I’ve been collecting quotes for my upcoming story course. Some are fairly alarming.
First, from Nabokov:
“Literature was born not the day when a boy crying wolf, wolf came running out of the Neanderthal valley with a big gray wolf at his heels: literature was born on the day when a boy came crying wolf, wolf and there was no wolf behind him. That the poor little fellow because he lied too often was finally eaten up by a real beast is quite incidental. But here is what is important. Between the wolf in the tall grass and the wolf in the tall story there is a shimmering go-between. That go-between, that prism, is the art of literature.
“Literature is invention. Fiction is fiction. To call a story a true story is an insult to both art and truth. Every great writer is a great deceiver, but so is that arch-cheat Nature. Nature always deceives. From the simple deception of propagation to the prodigiously sophisticated illusion of protective colors in butterflies or birds, there is in Nature a marvelous system of spells and wiles. The writer of fiction only follows Nature’s lead.
Going back for a moment to our wolf-crying woodland little woolly fellow, we may put it this way: the magic of art was in the shadow of the wolf that he deliberately invented, his dream of the wolf; then the story of his tricks made a good story. When he perished at last, the story told about him acquired a good lesson in the dark around the camp fire. But he was the little magician. He was the inventor.”
“But I have since thought about this incident [of being punished in school for inventing a fictional man to interview for an assignment]. It is, I suppose, a novelist’s story. It can stand as a kind of parable of the novelist’s birth. For the practice has taught me that nothing I write will turn out well unless during the course of the writing I feel the same thrill of transgression I felt as I put together from my young life and times the images I needed for the invention of Karl the Stage Doorman at Carnegie Hall. I believe nothing of any beauty or truth comes of a piece of writing without the author’s thinking he has sinned against something–propriety, custom, faith, privacy, tradition, political orthodoxy, historical fact, literary convention, or indeed, all the prevailing community standards together. And that the work will not be realized without the liberation that comes to the writer from his feeling of having transgressed, broken the rules, played a forbidden game–without his understanding or even fearing his work as a possibly unforgivable transgression.”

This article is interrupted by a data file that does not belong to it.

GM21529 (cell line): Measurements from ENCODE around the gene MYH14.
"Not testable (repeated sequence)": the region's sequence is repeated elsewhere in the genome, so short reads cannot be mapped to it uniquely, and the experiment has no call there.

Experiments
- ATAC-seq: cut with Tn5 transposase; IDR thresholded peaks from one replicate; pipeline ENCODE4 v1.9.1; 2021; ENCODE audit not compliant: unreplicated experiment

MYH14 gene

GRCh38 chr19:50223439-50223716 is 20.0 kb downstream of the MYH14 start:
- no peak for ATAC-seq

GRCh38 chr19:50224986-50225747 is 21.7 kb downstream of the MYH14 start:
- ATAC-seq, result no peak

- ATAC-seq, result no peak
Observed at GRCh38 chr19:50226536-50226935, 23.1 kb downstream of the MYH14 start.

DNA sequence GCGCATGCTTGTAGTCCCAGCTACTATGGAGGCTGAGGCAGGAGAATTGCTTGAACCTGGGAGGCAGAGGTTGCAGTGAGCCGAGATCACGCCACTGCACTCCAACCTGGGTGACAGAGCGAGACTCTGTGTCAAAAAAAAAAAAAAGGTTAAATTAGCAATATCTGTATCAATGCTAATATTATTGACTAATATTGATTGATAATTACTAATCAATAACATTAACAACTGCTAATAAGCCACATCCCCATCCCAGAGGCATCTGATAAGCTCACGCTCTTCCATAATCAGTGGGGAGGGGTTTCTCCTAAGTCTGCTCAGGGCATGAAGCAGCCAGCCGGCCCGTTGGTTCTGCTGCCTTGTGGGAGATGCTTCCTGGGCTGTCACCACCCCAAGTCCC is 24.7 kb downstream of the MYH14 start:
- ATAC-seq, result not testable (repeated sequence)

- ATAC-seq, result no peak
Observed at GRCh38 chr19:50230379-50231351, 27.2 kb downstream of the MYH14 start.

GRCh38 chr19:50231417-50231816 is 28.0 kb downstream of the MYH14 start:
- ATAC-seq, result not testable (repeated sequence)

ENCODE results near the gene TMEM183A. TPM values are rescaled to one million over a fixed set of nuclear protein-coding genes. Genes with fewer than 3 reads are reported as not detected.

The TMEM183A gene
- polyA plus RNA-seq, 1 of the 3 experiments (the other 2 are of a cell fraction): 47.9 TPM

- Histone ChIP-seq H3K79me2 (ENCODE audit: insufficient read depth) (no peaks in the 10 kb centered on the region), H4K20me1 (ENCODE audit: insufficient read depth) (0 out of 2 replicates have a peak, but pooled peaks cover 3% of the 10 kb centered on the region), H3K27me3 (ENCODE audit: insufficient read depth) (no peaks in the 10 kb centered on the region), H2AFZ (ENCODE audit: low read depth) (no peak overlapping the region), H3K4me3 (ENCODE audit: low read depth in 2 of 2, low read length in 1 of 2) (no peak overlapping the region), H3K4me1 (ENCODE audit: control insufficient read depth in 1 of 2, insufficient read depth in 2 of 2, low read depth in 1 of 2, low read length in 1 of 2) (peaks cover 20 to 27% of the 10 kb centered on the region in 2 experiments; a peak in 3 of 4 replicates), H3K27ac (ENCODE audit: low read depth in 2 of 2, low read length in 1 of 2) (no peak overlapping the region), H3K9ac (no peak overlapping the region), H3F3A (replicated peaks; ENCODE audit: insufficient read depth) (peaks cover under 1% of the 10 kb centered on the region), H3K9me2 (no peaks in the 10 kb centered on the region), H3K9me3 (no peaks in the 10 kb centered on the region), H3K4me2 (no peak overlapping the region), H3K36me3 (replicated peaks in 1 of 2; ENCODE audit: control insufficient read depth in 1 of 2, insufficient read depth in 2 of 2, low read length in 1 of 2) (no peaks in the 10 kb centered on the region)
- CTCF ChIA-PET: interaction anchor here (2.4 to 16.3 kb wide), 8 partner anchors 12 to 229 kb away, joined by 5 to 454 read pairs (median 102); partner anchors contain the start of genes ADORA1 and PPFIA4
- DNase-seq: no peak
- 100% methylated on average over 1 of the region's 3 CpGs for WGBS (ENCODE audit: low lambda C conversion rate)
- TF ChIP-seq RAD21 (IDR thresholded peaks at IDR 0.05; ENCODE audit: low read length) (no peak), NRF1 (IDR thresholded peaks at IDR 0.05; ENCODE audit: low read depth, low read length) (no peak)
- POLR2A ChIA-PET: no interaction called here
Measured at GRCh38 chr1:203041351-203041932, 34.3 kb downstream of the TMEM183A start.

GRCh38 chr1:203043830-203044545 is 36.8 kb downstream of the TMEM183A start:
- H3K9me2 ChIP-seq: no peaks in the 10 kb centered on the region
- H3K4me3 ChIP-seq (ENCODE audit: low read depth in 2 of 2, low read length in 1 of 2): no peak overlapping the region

Whether or not the case is overstated for either of them, it’s not a particularly comforting thought.
What should we make of this conundrum for Christian writers? And even if you’re writing “true stories,” is that any better? How do you know it’s all true? Don’t you have to invent some bits, condense some things, make composites of several people or scenes?
Maybe we can sidestep this concern by claiming it’s perfectly acceptable and expected to change certain details for the benefit of listeners or the innocent (or because we just can’t remember). After all, that’s the storyteller’s job–to ensure we don’t hold too slavishly to truth that it undermines the story.
And I don’t disagree. But where is the line? And how different is that really from writing complete fiction? Neither is 100% true. And how biblical is this notion of changing and inventing facts? I don’t see anywhere this sticky problem is discussed in the Bible, even by our primary example as he told of prodigals and farmers and Samaritans.
Was he never asked if those stories really happened? Was no one outraged that he was fabricating these things out of thin air?
Maybe the truth lies in the motive (heh heh, I just love entendre).
Not to contradict Doctorow, but telling a story with the intent to subvert an existing assumption or expectation is not deceit, categorically. Otherwise, Jesus was a liar. It is, however, artful. And just because we tend to associate “telling tales” with lying, and “artfulness” with trickery, that’s no proof that storytelling is inherently sinful.
Words are symbols. They derive their meaning as much from the way they’re used as by what they appear to say. Stories are built of words and they carry the same indeterminate symbolism that’s dependent upon a reader’s interpretation. What a listener brings to a story is as important, if not more, than what a storyteller actually says. There are two participants in every act of storytelling.
And I would suggest that what these two writers seem to bring to the idea of storytelling is a lack of clarity about the moral intent of the teller. Every story is built on the moral intent of its teller, that’s where the “moral of the story” comes from. There can be moral stories and immoral stories. Some lie and some tell the truth.
But truth and fact are not the same thing, are they? And maybe we need to think more broadly than that if we want to understand the value and virtue of storytelling.
More to come…